Jamaican and African Ginger Beverage

Ginger beer is a very popular beverage in Jamaica and Africa. This zingy drink is very refreshing and has many health benefits. This recipe is a non-alcoholic version.

INGREDIENTS
– Gingerroot, chopped — 3/4 to 1 pound
– Water — 2 quarts
– Sugar — 2/3 to 3/4 cup
– Lemons or limes, juice only — 2 to 3

METHOD
1. Place the chopped ginger, 3 cups of the water and 2/3 cup sugar in a blender and puree well. Let set for at least 30 minutes or overnight to extract all the flavor.
2. Strain the liquid through a fine-meshed sieve and pour into a pitcher. Add enough water to make 2 quarts and stir in the the lemon or lime juice and additional sugar to taste. Chill well before serving.

VARIATIONS
– ADD MORE OR LESS GINGER TO YOUR TASTE.
– FOR A BUBBLY BEVERAGE, PUREE THE GINGER WITH 2-3 CUPS OF REGULAR WATER, THEN USE CLUB SODA TO BRING THE TOTAL AMOUNT OF LIQUID UP TO 2 QUARTS.

GINGER HEALTH FACTS

– known to boost bone health and relieve joint pains.
– Has been used since ancient times to cure diarrhea.
– Helps facilitate the digestive process.
– Is a known aphrodisiac, and has been used for years in arousing desire and enhancing sexual activity.
– Helps reduce the levels of prostaglandins in the body, hence relieving cramps and fighting inflammation.
– Other health benefits of ginger currently under research are: reducing heart diseases, arthritis, migraine, depression, and curing stress-related anxiety disorders.

Note: Ginger may, at times, have side effects for those suffering from gallstones since the herb incites the release of bile from the gallbladder. Therefore, it is advised if such a condition is suspected to consult a doctor before consuming ginger.


Ouch! my knees..

The following information is intended as a resource and should not be used to self-diagnose or treat. 

” The front of my knee hurts when I jump.”At the base of the kneecap (patella) is a thick patellar tendon, connecting the patella to the tibia bone below. This tendon is part of the ‘extensor mechanism’ of the knee, and together with the quadriceps muscle and the quadriceps tendon, these structures allow your knee to straighten out, and provide strength for this motion.  Patellar tendonitis is the condition that arises when the tendon and the tissues that surround it, become inflamed and irritated. This is usually due to overuse, especially from jumping activities. This is the reason patellar tendonitis is often called “jumper’s knee.” Patellar tendonitis usually causes pain directly over the patellar tendon. A physician or clinician may be able to recreate your symptoms by placing pressure directly on the tendon. The tendon will often become visibly swollen as well.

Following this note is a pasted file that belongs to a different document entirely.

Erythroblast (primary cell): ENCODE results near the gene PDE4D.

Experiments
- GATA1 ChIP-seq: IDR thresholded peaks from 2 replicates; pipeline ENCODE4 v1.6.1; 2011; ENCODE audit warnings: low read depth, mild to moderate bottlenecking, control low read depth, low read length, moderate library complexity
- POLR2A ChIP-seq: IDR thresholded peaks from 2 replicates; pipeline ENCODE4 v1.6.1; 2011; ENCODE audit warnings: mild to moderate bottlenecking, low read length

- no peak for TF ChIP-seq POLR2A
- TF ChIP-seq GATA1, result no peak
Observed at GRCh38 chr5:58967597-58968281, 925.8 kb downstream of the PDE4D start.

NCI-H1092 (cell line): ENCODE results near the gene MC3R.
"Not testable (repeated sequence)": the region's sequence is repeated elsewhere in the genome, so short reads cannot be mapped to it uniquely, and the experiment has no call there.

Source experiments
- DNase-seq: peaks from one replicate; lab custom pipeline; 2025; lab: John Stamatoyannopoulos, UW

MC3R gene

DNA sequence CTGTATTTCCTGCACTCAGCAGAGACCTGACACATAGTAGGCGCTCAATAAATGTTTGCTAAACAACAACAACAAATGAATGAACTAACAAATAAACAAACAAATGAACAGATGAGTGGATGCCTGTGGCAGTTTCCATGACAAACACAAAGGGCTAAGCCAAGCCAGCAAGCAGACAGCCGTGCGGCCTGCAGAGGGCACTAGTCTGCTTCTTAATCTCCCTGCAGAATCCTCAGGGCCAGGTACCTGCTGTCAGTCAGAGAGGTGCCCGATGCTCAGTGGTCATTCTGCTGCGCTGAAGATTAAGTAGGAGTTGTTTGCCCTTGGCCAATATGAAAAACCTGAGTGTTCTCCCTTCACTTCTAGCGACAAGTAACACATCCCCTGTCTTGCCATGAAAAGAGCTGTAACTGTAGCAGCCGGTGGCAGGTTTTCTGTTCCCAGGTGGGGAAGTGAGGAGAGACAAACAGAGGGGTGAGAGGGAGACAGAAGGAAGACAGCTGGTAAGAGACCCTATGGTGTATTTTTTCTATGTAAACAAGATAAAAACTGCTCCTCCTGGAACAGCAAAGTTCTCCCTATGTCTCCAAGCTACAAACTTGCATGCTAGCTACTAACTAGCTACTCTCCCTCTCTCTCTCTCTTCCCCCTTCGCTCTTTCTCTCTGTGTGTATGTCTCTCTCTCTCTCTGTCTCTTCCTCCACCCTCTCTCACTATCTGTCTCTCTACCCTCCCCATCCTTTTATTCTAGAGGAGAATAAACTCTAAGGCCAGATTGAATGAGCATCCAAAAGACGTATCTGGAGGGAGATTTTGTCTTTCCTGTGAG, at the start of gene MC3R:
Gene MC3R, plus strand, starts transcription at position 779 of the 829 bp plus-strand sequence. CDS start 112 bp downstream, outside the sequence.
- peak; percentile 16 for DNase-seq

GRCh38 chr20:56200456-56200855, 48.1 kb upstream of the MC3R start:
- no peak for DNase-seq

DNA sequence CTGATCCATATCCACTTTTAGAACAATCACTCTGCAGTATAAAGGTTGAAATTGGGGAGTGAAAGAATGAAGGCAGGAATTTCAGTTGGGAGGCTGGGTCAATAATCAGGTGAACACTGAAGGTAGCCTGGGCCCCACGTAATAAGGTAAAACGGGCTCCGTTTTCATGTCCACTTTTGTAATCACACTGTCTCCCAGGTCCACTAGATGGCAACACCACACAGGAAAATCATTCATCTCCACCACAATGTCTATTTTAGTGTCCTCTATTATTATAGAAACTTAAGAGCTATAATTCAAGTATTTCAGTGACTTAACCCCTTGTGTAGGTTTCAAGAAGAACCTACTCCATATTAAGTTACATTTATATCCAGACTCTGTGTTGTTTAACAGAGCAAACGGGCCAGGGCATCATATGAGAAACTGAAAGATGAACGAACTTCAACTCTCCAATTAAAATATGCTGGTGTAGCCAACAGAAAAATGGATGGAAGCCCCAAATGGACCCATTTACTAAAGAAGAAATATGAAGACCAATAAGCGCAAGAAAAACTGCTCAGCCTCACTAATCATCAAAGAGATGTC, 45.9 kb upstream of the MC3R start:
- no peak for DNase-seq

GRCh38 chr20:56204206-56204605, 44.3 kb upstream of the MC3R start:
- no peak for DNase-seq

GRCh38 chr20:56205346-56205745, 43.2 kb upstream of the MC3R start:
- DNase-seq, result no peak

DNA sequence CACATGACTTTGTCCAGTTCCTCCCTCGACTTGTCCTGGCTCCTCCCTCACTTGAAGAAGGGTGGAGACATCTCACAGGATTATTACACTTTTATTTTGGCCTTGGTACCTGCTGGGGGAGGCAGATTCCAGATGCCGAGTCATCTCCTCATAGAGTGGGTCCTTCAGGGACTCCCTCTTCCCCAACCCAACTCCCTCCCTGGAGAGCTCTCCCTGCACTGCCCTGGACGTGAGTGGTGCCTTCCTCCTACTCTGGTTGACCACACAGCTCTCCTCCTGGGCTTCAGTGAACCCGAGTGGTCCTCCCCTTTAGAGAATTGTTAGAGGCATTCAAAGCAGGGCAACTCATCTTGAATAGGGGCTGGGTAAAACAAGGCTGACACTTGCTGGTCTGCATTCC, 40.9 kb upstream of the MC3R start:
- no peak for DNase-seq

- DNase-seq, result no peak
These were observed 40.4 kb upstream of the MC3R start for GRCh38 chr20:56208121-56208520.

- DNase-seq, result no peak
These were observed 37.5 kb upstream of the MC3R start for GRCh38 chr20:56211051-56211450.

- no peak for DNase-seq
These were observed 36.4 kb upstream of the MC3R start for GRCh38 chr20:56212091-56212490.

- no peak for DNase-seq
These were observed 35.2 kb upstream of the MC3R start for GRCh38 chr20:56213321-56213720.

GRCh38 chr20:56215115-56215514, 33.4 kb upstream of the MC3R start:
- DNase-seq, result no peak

Treatment: The most important first step in treatment is to avoid activities that aggravate the problem. With patellar tendonitis this typically includes stair climbing and jumping activities. Dancers may need to restrict their class and rehearsals to limit these activities until symptoms improve. During the acute injury stage ice and anti-inflammatory medications may be helpful for pain relief. Stretching of the quadriceps, hamstring, and calf muscles prior to activity is very important to relieve stress on the patella tendon. A consult with a physician or physical therapist can be very helpful to evaluate strength, flexibility, or technique deficits that may be contributory factors in patellar tendonitis.

Avoid Knee injury using proper landing techniques:Most sports involve some degree of jumping, and during landing, the athlete is at a high risk for injury – especially at the knee. During landing, high amounts of force are absorbed through the lower extremities, and incorrect performance can cause severe derangement, or disruption of the normal functioning of the ligament or cartilages, of the knee structure. According to research, 70% of all anterior cruciate ligament (ACL) injuries occur when landing from a jump.

During the landing phase, forces of nearly five times your body weight may be experienced. A proper landing technique allows for the anterior thigh muscles (quadriceps) and the calf muscles (gastrocnemius) to cushion the body from shock.  Severe knee injury occurs when the body does not absorb theses forces.

Another risk factor for knee injury is asymmetrical muscular use between the right and left legs. An athlete that tends to land more on one leg will accept an increased load through that particular knee.

Landing technique is extremely important, as researchers have observed the height of the jump is less important than knee angle in predicting the magnitude of force through the lower extremity. Training should emphasize landing with the knees bent and aligned forward to allow the quadriceps and calf musculature to absorb the landing. Both legs should accept weight equally. A forefoot landing technique should be used versus a heel to toe landing.

– Keith Weinhold, PT / FAMC Sports Medicine Clinical Coordinator / famc.org
– Harkness Center for dance Injuries / Hospital for joint diseases / hjd.med.nyu.edu